Psst... We're working on the next generation of Chowhound! View >
HOME > Chowhound > Not About Food >
Oct 10, 2007 03:38 PM

Is it rude to go back and add to someone's tip?

Ok, I don't know if I should post this, but just can't help asking...
I have seen quite a few people state that they didn't think someone they dined with tipped enough. In these cases the person says they went back and added to the tip. In one example someone said they added to a 30% tip. Though, I'm honestly not trying to pick on any one person I have seen this come up a few times.
I'm not talking about large group dining where someone keeps part of the intended tips by undertipping. But rather, for example, I go to lunch with my Mom a lot. I tend to tip closer to 20%, Mom tips at 15%. Mom picks up the tab. Do I double check her tip and then add to it when she's not looking? Now I may get flamed for this, but to me that would be very rude and I would never do it. However, a lot of people seem to say that they do just that.
Thoughts from The Peanut Gallery?

Edit: To answer my own question further. Even if Mom (Or Dad, Grandma, Auny Maizy, Uncle Joe Etc ) tips 10% or 12%. I don't know exactly what anyone in my family really tips, but I would never dream of checking the tip of someone that just bought my lunch, dinner etc. I was always taught that if you're not paying the bill, you don't pick it up, or look at it for that matter.

  1. Click to Upload a photo (10 MB limit)
  1. This is a good example of something I think is situational.
    There is no generic answer.

    Mom=clueless. I dont see the problem. Your relationship dictates whether you
    discuss it, do it behind their back, just get the check yourself etc.

    Your boss's boss takes you and some colleagues out. Probably you dont
    ask what the tip %age is. You dont get involved.

    Salesman/business contact takes you out: you probably dont get involved.

    Dinner with some friends and friends of friends ... you discuss the a fair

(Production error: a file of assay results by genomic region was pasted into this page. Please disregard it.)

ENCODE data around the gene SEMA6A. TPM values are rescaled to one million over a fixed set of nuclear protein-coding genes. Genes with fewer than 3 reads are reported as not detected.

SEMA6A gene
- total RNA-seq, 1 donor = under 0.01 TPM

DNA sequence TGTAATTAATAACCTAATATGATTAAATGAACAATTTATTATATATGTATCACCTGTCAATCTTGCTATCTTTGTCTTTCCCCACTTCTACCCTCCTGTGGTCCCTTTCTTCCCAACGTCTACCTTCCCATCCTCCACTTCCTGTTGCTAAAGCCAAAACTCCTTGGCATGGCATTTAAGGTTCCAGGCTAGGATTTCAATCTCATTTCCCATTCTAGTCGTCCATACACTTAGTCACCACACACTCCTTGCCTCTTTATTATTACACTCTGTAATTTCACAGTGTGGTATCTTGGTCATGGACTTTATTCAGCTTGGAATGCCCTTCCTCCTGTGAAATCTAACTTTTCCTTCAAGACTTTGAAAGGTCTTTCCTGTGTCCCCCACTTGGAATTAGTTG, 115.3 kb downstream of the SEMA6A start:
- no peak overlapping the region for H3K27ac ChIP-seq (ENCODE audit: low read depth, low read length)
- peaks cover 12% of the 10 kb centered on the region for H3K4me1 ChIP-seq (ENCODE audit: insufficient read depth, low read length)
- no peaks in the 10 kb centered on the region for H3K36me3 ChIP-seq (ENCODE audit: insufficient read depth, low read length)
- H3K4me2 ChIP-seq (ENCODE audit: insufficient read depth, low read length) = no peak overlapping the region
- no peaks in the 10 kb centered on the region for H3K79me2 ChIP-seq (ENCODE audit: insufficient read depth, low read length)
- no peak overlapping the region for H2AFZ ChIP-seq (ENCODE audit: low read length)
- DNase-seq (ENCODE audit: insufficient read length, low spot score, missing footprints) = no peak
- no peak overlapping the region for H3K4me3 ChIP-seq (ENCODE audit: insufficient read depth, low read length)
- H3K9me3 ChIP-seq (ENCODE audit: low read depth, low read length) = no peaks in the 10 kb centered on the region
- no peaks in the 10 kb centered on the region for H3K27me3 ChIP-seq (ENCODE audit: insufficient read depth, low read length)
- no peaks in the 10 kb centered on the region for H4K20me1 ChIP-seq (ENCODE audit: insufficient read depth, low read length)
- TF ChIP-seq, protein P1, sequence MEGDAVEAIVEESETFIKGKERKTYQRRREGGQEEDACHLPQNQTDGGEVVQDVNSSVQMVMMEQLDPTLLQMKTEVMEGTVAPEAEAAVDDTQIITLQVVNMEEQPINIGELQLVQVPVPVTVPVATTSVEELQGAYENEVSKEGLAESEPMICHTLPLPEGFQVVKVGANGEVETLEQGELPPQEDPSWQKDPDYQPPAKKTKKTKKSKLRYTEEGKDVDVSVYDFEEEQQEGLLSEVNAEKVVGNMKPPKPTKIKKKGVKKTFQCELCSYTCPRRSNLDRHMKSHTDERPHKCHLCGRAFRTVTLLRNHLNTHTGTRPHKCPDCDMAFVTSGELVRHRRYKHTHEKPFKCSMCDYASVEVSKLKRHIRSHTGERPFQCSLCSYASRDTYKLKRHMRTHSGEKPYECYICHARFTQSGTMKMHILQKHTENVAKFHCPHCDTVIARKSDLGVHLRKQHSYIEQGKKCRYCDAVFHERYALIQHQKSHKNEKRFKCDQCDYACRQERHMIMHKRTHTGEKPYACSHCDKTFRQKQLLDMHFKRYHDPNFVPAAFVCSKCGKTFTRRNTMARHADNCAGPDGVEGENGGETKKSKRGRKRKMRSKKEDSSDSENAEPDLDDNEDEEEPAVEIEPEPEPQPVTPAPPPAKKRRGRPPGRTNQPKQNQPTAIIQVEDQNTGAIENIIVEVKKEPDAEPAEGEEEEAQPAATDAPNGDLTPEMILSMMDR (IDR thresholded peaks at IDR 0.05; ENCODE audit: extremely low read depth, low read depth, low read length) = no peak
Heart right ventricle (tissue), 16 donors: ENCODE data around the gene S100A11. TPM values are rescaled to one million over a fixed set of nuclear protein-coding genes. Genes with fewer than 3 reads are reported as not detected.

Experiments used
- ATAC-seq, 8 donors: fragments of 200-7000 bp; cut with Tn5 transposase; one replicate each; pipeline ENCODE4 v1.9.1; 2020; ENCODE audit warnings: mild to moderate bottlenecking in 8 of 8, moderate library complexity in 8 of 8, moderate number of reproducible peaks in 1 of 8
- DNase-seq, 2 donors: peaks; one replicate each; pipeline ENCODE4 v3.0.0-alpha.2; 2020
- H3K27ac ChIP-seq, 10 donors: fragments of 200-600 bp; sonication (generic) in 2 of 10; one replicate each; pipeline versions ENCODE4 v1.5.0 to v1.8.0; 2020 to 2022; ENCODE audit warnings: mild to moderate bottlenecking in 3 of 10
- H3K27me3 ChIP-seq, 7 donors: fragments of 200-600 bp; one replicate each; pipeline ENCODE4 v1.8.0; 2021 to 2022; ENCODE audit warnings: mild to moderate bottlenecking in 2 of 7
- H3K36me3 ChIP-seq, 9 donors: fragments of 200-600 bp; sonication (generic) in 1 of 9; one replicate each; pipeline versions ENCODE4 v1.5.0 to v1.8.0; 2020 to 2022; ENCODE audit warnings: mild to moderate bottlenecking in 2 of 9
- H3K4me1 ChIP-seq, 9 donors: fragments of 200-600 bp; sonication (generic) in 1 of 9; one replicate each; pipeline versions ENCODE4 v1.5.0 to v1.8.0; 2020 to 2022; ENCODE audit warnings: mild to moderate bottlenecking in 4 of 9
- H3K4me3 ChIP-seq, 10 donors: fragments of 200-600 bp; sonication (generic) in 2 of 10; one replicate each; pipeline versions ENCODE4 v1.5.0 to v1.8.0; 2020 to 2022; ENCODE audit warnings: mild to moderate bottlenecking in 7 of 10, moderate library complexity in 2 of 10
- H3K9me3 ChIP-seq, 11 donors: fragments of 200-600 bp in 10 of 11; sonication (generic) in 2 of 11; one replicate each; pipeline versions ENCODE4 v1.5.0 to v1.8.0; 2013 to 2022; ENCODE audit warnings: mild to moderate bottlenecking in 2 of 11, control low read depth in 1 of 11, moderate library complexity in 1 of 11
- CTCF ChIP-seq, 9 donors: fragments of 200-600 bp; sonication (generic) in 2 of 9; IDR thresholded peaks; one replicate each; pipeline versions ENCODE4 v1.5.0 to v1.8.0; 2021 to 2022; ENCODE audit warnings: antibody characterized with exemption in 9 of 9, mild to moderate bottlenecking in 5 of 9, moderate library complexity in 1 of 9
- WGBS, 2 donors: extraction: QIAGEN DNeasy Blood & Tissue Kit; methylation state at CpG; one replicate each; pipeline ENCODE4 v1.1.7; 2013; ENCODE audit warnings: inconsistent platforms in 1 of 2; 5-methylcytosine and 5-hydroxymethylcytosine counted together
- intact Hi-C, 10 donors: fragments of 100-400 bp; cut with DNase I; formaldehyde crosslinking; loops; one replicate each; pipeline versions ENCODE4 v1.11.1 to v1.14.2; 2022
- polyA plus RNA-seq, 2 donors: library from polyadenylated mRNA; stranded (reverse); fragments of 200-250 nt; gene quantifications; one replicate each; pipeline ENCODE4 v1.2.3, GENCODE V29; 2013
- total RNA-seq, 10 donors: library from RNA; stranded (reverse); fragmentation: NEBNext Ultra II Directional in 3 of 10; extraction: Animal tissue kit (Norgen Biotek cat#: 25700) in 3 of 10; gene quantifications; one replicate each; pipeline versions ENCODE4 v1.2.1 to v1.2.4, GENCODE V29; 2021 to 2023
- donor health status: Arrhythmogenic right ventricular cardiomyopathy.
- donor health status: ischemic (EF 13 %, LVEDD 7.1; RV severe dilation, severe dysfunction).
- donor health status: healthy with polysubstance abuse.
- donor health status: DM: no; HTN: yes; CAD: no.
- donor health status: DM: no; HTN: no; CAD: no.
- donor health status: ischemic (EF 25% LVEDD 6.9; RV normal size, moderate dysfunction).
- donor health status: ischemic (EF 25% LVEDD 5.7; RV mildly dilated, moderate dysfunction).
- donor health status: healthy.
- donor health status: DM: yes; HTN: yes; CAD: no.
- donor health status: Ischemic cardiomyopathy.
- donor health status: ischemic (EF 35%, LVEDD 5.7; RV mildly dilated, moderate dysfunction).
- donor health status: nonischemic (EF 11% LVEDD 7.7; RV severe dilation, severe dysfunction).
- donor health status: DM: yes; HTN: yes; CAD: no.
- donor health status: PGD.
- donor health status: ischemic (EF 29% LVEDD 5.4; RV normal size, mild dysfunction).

paritioning of the bill and tip.

    You are the host for a dinner where the bill is split and for some reason
    there is some undertipping [in one example a couple had to leave early
    before he bill came nd left maybe 60-75% of what they owned] you
    probably are on the hook.

    1 Reply
    1. re: psb

      I agree, it's situational. As long as someone is tipping 15% or more, I'm not sure there's really call to put them in an awkward situation by adding to it. One might disagree about the "proper" percentage to tip, but 15% was (is) the standard for a very long time.

      If you can do it _knowing_ they won't see you, I think that's probably OK but it's hard to know that. I think psb is also on track with the business wince and move on.

      If it's someone you know well and eat with repeatedly, you might start trying to establish that since they've been picking up the checks for all this time, you'll pick up the tip. Again, though, I think this would only be worth broaching if they're tipping 8 or 10% or something like that.

    2. I don't know how it would be rude if the other person don't know about it. I have done it plenty of times.

      1. I think Mom is ok for tipping 15%. The standard is 15-20%. Now if she was tipping $2 on a $40 lunch, I would tell you to add to the tip, but I wouldn't bother if she's tipping 15%.

        1. My folks, being depression kids and all, are tight with money. Sometimes, I actually would be embarassed at them leaving only 15% for let's say, a breakfast that cost 18 dollars for the three of us. I know their going to undertip so I never bother trying to check the tab.

          Instead of saying anything to them though, I would just find a way to slip a few extra bucks into the tip pile or even slip it to the server on the way out the door.

          Down here in Floriduh, I think waitresses get kind of use to the early bird, 2-for-1 coupon toting blue-hair crowd and their cheap, or should I say frugal, ways.

          1 Reply
          1. re: bkhuna

            Depends on the family.

            My brother and I always made up for the shortfall of Dad.

          2. What has worked for me, with chronic under-tippers in my family, is to allow them to pick up the tab when they insist, but ask if I may leave the tip. So far this has worked. I always go out with them prepared with a bunch of cash to make up any tip needed.